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Tag Archives: Short film

August 10

August 10, 1989 – The Educational Film Trains is Released

“Gawrsh, I was hoping to meet some of the people who work on this here railroad.”

On August 10, 1989, the second of three educational films in the Goofy’s Field Trips series, titled Trains, was released. It features Bill Farmer as the voice of Goofy.

The short begins at the Rio Grande Train Station, where two kids, Cindy and Peter, are bombarding Peter’s father with questions. Peter’s father asks the kids to wait while he buys the tickets, and as they go to sit down, they spy Goofy in the station, singing to himself. He greets them, and the three magically disappear from the station and reappear near an Amtrak train. They are greeted by the engineer, who explains his job and some logistics of the train and tracks. He then has them meet Sherry, the Chief of Onboard Services, who explains her job before she takes them aboard the train. She introduces several types of rooms, including the dining car. As Peter looks through a book, Sherry explains the different types of trains he spies in his book. She takes them to meet the conductor, who quickly explains his role before the train takes off. The kids and Goofy then are whisked away to the freight yard, where they see a variety of freight trains and meet the yard master. He points out the different kinds of freight trains, which carry different kinds of supplies. He also describes the differences of the trains of old, and the new computerized systems of the time. Afterwards, they head to the dispatch center to learn about the process of dispatching the trains, with the computers helping make sure the trains are doing what they want them to do. The kids then reappear in the main terminal, and head out to their train with Peter’s father. As they pull out of the station, they spy Goofy waving goodbye from the platform.

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August 8

August 8, 1927 – The Alice Comedy Alice the Beach Nut is Released to Theaters

On August 8, 1927, the Alice Comedy Alice the Beach Nut was released to theaters. It was the 56th Alice Comedy to be released, the 9th to feature fourth and final Alice actress Lois Hardwick, and the final short film to feature the character of Julius the Cat. Like many of the Alice Comedies starring Lois Hardwick, the film has since been classified as a lost film.

July 31

July 31, 1982 – The Television Special Pluto and His Friends Premieres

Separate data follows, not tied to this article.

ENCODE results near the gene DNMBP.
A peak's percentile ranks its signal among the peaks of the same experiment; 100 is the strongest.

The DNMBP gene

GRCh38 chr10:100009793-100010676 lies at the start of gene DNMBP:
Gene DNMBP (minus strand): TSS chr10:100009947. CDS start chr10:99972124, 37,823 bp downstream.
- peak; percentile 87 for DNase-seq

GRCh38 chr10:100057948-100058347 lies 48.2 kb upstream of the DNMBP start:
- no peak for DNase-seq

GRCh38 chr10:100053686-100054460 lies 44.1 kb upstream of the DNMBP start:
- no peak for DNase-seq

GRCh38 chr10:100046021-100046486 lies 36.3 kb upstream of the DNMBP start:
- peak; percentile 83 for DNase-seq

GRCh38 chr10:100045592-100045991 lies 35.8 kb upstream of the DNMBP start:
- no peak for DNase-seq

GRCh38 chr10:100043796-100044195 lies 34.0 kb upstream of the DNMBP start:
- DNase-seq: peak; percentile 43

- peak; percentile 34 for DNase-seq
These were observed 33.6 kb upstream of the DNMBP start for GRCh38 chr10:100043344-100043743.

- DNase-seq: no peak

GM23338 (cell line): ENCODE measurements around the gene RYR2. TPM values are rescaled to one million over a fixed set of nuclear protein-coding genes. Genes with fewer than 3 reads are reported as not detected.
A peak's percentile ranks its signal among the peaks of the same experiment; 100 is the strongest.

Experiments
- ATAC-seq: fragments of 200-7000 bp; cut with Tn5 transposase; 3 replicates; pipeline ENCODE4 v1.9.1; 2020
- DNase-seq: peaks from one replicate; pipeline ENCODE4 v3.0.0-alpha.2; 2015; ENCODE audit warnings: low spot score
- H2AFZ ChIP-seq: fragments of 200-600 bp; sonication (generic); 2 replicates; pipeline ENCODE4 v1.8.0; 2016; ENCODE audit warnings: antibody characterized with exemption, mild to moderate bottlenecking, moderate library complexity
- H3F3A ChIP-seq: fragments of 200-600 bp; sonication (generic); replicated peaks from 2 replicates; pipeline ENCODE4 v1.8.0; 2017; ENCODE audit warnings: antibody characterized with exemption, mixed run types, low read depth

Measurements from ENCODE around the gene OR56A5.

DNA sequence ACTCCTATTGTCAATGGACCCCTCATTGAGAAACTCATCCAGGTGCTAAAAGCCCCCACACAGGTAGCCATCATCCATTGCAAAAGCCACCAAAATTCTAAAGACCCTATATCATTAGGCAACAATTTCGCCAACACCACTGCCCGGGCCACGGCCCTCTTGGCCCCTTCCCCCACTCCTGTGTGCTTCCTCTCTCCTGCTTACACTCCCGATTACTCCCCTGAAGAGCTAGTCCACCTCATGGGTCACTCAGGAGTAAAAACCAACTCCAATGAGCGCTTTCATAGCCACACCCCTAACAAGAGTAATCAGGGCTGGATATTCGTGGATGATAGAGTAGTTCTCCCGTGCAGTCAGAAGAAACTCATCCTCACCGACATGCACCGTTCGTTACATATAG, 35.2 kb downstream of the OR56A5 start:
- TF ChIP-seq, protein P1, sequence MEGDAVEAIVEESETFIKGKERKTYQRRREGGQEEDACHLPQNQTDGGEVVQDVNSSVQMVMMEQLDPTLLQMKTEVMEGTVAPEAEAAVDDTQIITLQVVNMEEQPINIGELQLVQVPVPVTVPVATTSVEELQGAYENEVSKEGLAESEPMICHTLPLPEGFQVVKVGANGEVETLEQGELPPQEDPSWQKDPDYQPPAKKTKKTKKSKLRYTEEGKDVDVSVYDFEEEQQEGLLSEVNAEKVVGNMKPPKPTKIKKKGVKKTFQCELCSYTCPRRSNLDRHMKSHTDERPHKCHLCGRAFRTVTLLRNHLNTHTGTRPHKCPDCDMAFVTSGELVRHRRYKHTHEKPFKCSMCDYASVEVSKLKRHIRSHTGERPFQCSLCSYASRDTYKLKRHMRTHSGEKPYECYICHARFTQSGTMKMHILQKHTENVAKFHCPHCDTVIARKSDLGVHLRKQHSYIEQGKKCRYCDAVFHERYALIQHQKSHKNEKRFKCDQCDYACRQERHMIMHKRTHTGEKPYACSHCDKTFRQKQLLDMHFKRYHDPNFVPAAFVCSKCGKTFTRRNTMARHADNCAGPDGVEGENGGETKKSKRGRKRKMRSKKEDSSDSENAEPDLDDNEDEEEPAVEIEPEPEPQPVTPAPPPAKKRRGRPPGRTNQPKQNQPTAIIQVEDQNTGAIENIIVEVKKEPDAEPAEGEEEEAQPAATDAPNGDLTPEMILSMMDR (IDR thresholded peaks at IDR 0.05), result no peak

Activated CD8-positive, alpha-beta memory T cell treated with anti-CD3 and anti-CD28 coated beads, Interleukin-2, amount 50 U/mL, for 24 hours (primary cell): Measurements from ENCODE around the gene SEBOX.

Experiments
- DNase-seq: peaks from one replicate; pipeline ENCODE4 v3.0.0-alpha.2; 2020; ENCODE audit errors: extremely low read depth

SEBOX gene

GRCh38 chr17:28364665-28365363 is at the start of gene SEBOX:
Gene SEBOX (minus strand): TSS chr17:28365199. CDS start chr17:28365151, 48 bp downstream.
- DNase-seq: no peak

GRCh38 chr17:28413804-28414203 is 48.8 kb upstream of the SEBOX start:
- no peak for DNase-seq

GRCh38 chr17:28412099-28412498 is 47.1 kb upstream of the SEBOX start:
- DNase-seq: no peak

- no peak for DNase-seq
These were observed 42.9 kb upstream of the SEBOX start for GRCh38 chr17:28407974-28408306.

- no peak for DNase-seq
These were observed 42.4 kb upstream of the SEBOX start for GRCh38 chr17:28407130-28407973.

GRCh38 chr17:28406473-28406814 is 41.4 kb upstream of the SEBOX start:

On July 31, 1982, the 30-minute television special Pluto and His Friends premiered on CBS. It was a shortened version of the Disneyland Anthology Series episode “Pluto’s Day,” and featured four Pluto-centric animated short films: Canine Caddy (released 1941), Bubble Bee (released 1949), Food for Feudin’ (released 1950), and The Simple Things (released 1953). The special was narrated by Gary Owens.

July 11

July 11, 1927 – The Alice Comedy Alice’s Medicine Show is Released to Theaters

On July 11, 1927, the Alice Comedy Alice’s Medicine Show was released to theaters. It was the 54th Alice Comedy released, and the 7th to feature fourth and final Alice actress Lois Hardwick. Like many of the Alice Comedies starring Hardwick, the film has since been classified as a lost film.

June 19

June 19, 2015 – The Pixar Short Film Lava Premieres in Theaters

“I have a dream I hope will come true, that you’re here with me and I’m here with you.”

On June 19, 2015, the animated short film Lava premiered in theaters alongside the animated feature film Inside Out. Written and directed by James Ford Murphy, the 7-minute short film is a song sung by Kuana Torres Kahele and Napura Greig. The short is about a lonely volcano who watches all the wildlife couples around him and sings a song about his dream to find his mate. He sings every day, hoping somehow he will find love. After many years alone, the volcano is about to become extinct, unaware that an underground volcano has heard him the entire time and has fallen in love with him. She erupts to the surface, ready to meet him. As he has used up all of his lava, he is unable to sing his song to her; as she sings his song back, he is revived, and the two are joined together, singing about their “lava.”

March 8

March 8, 2013 – The Mickey Mouse Short Film Croissant de Triomphe Premieres Online

On March 8, 2013, the first of a new series of Mickey Mouse short films premiered online. The short, entitled Croissant de Triomphe, has Paul Rudish as its executive producer and director, bringing a new art style to the decades-old character. Rudish is known for his work with Dexter’s Laboratory and The Powerpuff Girls, both of which are known for their distinctive art style. The shorts, created as a blend of 2D hand-drawn and 3D computer animations, seek to take the classic Disney characters in new adventures worldwide. In the short film, Mickey must deliver a bag full of croissants to Minnie before her café patrons rebel; it also features a brief cameo by Cinderella and her prince.

February 27

February 27, 1935 – The Tortoise and the Hare Wins Academy Award

On February 27, 1935, the 7th Academy Awards were held at the Biltmore Hotel in Los Angeles, California. The short film The Tortoise and the Hare won the Academy Award for Best Short Subject, Cartoon, beating out Holiday Land by Screen Gems and Jolly Little Elves by Walter Lantz. This was Disney’s third win in the category since its founding in 1934; Disney would dominate this category until 1940.